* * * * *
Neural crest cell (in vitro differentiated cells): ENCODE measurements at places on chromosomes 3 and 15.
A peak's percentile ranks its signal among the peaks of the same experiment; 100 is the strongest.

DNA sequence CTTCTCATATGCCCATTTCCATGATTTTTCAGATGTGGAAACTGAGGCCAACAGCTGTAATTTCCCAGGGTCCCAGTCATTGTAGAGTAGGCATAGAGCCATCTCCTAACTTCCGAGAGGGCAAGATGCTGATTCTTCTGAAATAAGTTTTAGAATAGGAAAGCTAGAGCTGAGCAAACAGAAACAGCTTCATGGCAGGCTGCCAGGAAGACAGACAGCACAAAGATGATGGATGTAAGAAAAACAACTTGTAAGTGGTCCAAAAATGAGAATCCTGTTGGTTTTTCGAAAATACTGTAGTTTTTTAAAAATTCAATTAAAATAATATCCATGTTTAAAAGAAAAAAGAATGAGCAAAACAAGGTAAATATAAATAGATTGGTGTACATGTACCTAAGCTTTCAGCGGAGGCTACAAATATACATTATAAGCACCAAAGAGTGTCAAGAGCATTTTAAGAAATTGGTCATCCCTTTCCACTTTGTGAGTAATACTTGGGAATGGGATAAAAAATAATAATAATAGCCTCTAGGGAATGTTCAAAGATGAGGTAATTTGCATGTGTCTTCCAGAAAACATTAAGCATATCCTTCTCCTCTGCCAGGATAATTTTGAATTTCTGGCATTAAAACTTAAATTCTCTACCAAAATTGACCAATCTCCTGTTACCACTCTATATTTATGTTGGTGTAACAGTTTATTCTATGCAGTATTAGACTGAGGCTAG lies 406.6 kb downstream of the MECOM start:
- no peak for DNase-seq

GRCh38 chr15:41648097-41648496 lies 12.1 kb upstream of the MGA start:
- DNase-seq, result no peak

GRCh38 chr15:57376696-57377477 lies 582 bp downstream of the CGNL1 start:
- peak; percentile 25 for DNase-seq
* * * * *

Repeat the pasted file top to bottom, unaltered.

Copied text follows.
Neural crest cell (in vitro differentiated cells): ENCODE measurements at places on chromosomes 3 and 15.
A peak's percentile ranks its signal among the peaks of the same experiment; 100 is the strongest.

DNA sequence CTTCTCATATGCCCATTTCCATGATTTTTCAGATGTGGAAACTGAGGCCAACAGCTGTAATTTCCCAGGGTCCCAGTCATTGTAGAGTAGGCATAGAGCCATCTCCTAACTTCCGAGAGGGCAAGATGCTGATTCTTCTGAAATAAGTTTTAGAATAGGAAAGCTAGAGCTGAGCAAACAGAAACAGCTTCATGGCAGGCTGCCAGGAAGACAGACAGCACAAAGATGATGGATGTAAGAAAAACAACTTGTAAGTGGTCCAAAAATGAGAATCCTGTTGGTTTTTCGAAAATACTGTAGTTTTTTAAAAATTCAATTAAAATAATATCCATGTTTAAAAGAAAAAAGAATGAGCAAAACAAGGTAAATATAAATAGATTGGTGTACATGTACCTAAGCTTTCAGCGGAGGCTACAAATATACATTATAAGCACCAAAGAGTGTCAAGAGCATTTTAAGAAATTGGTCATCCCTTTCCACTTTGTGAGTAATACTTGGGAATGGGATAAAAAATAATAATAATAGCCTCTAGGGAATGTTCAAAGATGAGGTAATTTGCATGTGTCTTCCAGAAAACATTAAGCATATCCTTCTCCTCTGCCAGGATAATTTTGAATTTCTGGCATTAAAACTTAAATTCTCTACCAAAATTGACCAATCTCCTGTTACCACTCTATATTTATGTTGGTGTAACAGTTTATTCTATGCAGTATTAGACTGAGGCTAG lies 406.6 kb downstream of the MECOM start:
- no peak for DNase-seq

GRCh38 chr15:41648097-41648496 lies 12.1 kb upstream of the MGA start:
- DNase-seq, result no peak

GRCh38 chr15:57376696-57377477 lies 582 bp downstream of the CGNL1 start:
- peak; percentile 25 for DNase-seq